The **max()** is a built-in **R** function that takes the R object as an input and returns the maximum value out of it. For example, if you have a vector **vec <- c(21, 19, 11, 2, 18, 3)**, then **max(vec)** will return **21**.

**Syntax**

`max(input, na.rm = FALSE)`

**Parameters**

**input**: It is a **Vector** or a **data frame**.

**na.rm**: It removes the **NA** values; if it mentions **FALSE,** it considers **NA**, or if it mentioned **TRUE,** it removes **NA** from the vector or a data frame.

**Return Value**

The max() function returns the maximum value of a vector or data frame.

**Example 1: How to find the maximum value of a Vector in R**

You can use the **max()** function to find a maximum value of a vector in R.

Define a vector and pass that vector to the max() function to find the maximum element of the vector. You can define a vector using the c() function.

```
data <- c(19, 21, -20, -46, 29)
cat("The maximum value of thev vector is:", max(data))
```

**Output**

`The maximum value of thev vector is: 29`

You can see from the vector that mathematically, the maximum value is 29, and we get the same output.

**Example 2: Applying the max() function to a Vector containing NA values**

If you add the **NA** value as missing data to the vector, it will return the NA value as a maximum value because it is not what the **NA** value is. It can be anything. So it will assume the maximum value as NA returns that in the output.

```
data <- c(19, 21, -20, NA, 29)
cat("The maximum value of thev vector is:", max(data))
```

**Output**

`The maximum value of thev vector is: NA`

But don’t worry, and there is an easy solution! Just specify the option **na.rm = TRUE** within the max() function.

```
data <- c(19, 21, -20, NA, 29)
cat("The maximum value of thev vector is:", max(data, na.rm = TRUE))
```

**Output**

`The maximum value of thev vector is: 29`

You can see that it has completely ignored the **NA** value, and it returns 29 as the maximum value.

**Example 3: Using the max() function to a data set**

Let’s use the **ChickWeight** **dataset** and check out its first 6 rows using the head() function.

```
data(ChickWeight)
head(ChickWeight)
```

**Output**

```
weight Time Chick Diet
1 42 0 1 1
2 51 2 1 1
3 59 4 1 1
4 64 6 1 1
5 76 8 1 1
6 93 10 1 1
```

To calculate the maximum value of one column, we can apply the max and min functions to that specific column with the name of the data, the $-sign, and the column’s name.

Let’s say we want to calculate the maximum value of the weight column from the whole dataset, and then you can use the max() function and pass the weight column.

```
data(ChickWeight)
val <- max(ChickWeight$weight)
cat("The maximum value of weight column is:", val)
```

**Output**

`The maximum value of weight column is: 373`

That means the maximum weight of the **ChickWeight** dataset is **373**.

**Example 4: Find the maximum value across all columns using max()**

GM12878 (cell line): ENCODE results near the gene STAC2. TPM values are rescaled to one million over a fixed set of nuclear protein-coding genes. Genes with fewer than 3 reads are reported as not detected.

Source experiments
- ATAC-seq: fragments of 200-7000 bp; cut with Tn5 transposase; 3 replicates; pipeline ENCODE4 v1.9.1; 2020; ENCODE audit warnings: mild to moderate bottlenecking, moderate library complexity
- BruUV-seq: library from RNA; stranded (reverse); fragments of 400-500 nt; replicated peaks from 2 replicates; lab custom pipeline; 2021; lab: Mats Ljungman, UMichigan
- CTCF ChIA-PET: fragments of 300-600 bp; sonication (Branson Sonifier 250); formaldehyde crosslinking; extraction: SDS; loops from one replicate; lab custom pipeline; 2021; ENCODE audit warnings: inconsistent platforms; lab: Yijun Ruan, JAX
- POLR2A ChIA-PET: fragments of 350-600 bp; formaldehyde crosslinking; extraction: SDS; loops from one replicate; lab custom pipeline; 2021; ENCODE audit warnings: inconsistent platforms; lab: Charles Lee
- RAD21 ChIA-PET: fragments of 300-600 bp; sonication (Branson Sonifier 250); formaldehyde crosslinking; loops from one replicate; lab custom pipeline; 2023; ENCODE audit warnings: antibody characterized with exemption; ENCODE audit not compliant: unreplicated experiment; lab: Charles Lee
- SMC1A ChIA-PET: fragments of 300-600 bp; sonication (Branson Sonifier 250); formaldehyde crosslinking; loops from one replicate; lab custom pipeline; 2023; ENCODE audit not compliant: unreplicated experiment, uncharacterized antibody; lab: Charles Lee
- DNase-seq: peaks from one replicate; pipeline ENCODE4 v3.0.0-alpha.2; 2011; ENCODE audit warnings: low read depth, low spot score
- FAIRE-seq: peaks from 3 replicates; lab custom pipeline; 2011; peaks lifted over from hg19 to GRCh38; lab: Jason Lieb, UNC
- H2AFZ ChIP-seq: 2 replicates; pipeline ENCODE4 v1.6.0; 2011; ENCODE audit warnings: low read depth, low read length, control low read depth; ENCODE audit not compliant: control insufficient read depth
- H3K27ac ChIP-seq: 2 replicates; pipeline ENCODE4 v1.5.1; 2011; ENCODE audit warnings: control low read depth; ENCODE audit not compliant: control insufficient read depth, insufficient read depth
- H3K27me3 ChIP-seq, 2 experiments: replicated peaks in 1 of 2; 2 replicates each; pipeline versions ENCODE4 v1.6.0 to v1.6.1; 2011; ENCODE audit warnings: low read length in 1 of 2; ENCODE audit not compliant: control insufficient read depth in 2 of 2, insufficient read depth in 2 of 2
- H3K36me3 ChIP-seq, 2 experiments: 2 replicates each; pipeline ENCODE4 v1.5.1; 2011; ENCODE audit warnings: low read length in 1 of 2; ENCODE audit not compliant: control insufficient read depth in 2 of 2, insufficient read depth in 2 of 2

You can find the maximum value of all the columns of your data matrix by using the sapply() function.

The sapply() function in R works like **lapply()**, but it tries to interpret the output to the most fundamental data structure possible: Vector or Matrix.

Let’s use the mtcars dataset and find the maximum value across all the columns.

```
data(mtcars)
sapply(mtcars, max)
```

**Output**

```
mpg cyl disp hp drat wt qsec vs am gear
33.900 8.000 472.000 335.000 4.930 5.424 22.900 1.000 1.000 5.000
carb
8.000
```

**Example 5: Finding the maximum value between two columns.**

We will use the mtcars dataset to find the maximum value between the two columns. For example, we will find the maximum value of the columns mpg and cyl of mtcars.

```
data(mtcars)
max(c(mtcars$mpg, mtcars$cyl))
```

**Output**

`[1] 33.9`

**Example 6: Finding the maximum global value of the data frame.**

The computation of the global max value of a data frame is straightforward. Just apply the max() function and pass the data frame as an argument that returns the max value.

```
data(mtcars)
max(mtcars)
```

**Output**

`[1] 472`

In our example, the maximum value of the mtcars data frame is 472.

**Example 7: Finding the Maximum of the row using the max() Function**

You can find the maximum value of the data frame row using the following code.

```
data(mtcars)
max(mtcars[10, ])
```

**Output**

`[1] 167.6`

**Example 8: Finding the maximum character of String.**

We can use the max() function to define the maximum of strings in alphabetic order.

```
data <- c("Harry Potter",
"TV Show is Happening",
"At HBOMAX",
"It is in early stage")
max(data)
```

**Output**

`[1] "TV Show is Happening"`

**Conclusion**

The **max()** **function** in **R** is a built-in function that finds the maximum value of a vector or data frame. It takes an **R** **object** as an input and returns the maximum value out of it.

To find the maximum value of vector elements, data frame, and columns, you can use the max() function.

Krunal Lathiya is a Software Engineer with over eight years of experience. He has developed a strong foundation in computer science principles and a passion for problem-solving. In addition, Krunal has excellent knowledge of Data Science and Machine Learning, and he is an expert in R Language.